One of the worlds preeminent biotechnology scientists will be in Spokane this fall to talk about how this regions health-care industry and its colleges and universities can work together to build a biotech industry here.
The scientist, Dr. Leroy Hood, developed the technology that made possible the groundbreaking human genome projectan effort to map the sequence of human DNAand has founded or co-founded a string of successful biotech companies, including industry powerhouse Amgen Inc., a $5.5 billion-a-year Thousand Oaks, Calif., company.
Hood will be in Spokane to speak at the Spokane Regional Chamber of Commerces annual meeting on Sept. 30. The meeting, at the Spokane Ag Trade Center, is open to the public, although reservations are required.
A Missoula, Mont., native, Hood has worked in Seattle since 1992, when he was recruited there from the California Institute of Technology to establish a department of molecular biotechnology at the University of Washington. The new departmentand Hoods presence therewas made possible by a $12 million gift from Microsoft co-founder Bill Gates, the University of Washington said then.
Dr. Leroy Hood is a true visionary in the emerging science of biotechnology, Gates said at the time, adding that Hoods interdisciplinary approach appealed to him.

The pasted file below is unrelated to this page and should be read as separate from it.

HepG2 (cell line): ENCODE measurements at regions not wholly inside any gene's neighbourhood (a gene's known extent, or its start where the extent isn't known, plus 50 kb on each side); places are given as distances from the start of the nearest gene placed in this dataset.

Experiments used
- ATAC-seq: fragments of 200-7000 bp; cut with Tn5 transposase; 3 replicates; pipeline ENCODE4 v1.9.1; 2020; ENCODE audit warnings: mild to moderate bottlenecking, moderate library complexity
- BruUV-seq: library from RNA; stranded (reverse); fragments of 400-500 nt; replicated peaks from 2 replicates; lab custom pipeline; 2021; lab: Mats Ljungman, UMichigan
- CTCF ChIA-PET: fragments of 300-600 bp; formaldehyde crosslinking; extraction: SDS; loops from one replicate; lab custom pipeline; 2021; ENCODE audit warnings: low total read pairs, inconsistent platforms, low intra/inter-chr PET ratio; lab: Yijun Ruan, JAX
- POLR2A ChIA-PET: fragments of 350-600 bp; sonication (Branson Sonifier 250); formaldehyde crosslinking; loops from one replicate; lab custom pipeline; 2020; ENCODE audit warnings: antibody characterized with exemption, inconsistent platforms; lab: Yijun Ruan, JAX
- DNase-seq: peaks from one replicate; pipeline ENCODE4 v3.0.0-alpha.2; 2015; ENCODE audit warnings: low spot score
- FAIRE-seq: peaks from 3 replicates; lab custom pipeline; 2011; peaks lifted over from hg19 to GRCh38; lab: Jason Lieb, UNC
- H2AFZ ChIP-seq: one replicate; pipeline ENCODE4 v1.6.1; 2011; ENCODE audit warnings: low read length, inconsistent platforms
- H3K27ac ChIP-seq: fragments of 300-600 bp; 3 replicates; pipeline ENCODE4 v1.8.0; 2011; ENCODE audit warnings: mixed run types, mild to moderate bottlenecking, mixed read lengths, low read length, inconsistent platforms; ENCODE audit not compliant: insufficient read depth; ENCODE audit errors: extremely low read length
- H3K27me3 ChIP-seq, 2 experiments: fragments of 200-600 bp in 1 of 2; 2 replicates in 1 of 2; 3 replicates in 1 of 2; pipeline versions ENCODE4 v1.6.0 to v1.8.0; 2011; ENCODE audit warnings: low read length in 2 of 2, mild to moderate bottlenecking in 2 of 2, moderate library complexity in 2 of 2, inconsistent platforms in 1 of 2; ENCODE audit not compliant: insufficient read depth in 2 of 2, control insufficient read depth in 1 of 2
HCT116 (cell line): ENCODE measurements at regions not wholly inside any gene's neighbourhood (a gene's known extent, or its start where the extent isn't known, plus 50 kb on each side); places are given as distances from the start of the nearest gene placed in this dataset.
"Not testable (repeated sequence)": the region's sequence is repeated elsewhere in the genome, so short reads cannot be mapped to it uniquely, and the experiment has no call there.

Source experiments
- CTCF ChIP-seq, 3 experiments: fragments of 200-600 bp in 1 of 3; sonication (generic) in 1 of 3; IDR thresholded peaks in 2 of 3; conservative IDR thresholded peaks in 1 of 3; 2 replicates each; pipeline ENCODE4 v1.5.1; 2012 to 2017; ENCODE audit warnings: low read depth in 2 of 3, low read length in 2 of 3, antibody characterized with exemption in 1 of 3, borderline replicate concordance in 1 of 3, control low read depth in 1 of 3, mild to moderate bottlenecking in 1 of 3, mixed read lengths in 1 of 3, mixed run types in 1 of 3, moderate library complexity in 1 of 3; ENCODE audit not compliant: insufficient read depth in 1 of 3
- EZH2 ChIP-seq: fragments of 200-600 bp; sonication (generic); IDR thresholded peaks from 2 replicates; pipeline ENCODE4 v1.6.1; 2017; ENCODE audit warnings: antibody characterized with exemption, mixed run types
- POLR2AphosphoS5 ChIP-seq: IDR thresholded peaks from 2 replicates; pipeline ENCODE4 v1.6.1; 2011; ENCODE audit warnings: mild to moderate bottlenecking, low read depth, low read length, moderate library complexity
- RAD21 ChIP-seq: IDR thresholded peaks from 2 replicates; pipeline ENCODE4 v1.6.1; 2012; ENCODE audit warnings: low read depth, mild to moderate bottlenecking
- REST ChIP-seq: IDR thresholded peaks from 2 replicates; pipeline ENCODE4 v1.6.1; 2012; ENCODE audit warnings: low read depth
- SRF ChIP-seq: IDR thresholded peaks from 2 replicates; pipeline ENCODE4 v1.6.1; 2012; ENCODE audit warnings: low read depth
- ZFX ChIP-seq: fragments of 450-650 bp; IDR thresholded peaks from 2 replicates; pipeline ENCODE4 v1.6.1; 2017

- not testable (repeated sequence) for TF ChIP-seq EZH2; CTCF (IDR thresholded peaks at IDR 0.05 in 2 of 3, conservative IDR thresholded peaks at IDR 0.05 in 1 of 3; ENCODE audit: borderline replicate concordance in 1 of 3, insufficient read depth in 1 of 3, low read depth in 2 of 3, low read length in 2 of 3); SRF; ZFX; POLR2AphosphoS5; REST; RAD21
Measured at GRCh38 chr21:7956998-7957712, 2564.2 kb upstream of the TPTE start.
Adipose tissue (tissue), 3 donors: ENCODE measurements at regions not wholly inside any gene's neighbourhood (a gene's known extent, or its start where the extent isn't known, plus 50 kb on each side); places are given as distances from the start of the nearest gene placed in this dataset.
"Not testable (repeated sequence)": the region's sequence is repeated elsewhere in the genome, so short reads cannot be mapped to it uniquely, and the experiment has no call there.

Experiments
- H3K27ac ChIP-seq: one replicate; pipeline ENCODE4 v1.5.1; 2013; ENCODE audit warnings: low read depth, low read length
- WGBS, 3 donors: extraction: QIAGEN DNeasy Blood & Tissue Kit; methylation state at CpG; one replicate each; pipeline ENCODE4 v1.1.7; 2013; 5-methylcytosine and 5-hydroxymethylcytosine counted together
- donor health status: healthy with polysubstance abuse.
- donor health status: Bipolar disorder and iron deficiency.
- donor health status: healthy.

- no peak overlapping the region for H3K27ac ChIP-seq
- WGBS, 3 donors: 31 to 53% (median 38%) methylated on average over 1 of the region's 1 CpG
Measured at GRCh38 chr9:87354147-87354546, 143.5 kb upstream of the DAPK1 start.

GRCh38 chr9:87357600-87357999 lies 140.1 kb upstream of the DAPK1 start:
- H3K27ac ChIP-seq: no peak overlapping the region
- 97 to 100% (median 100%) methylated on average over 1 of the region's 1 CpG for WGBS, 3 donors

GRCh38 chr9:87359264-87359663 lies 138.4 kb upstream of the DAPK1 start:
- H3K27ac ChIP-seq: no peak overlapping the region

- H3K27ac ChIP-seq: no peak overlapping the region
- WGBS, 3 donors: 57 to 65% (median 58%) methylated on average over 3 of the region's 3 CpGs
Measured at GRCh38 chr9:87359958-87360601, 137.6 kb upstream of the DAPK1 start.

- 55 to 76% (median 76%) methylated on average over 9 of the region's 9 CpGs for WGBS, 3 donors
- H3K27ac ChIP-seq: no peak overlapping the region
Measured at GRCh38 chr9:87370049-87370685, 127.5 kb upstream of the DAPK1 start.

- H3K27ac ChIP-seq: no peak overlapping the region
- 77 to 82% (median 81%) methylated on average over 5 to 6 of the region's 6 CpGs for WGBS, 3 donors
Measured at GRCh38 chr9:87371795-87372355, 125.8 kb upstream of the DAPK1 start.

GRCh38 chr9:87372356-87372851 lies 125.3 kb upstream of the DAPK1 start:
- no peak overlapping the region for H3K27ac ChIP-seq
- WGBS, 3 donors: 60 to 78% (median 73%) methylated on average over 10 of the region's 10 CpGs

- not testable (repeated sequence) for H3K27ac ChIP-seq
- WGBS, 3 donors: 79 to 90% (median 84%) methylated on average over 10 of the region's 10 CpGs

Hood took that approach a step further when he left the university in 2000 to found the Institute for Systems Biology, a Seattle nonprofit research organization that uses biology, medicine, technology, and computational science to focus on systems as a whole rather than on individual cells, genes, or proteins.
In the future, the institute hopes that its approach will help identify people who are predisposed to certain diseases and, by prescribing a course of action, help people delay or prevent the onset of those diseases, its Web site says.
The institute has captured almost $130 million in research funding in its three years in existence, including nearly $85 million in federal grants and $20 million in private contributions.
Hood, 64, holds a dozen patents for his work, and has published more than 500 peer-reviewed papers. This year, he received a prestigious award for inventionthe $500,000 Lemelson-MIT prizeand last year received the Kyoto Prize in Advanced Technology.
He also has devoted his efforts to boosting interest in science and technology among young students. The Institute for Systems Biology is part of a consortium that has helped a handful of public school districts in the Puget Sound region adopt inquiry-based science curricula, using hands-on projects rather than rote learning and lectures to teach science.
Rich Hadley, president and CEO of the Spokane Regional chamber, says the group landed Hood as a speaker through serendipity. Gretchen Sorensen, the Institute for Systems Biologys director of external affairs, previously served as regional director for the U.S. Small Business Administration, and in that post worked with the Spokane chamber to establish one of the countrys first business information centers, he says.
During Hoods visit to Spokane, the chamber will introduce him to leaders in the health-care and biotechnology industries here, as well as to the heads of local universities and colleges, Hadley says.
Subscribe today to our free E-Newsletters!SUBSCRIBE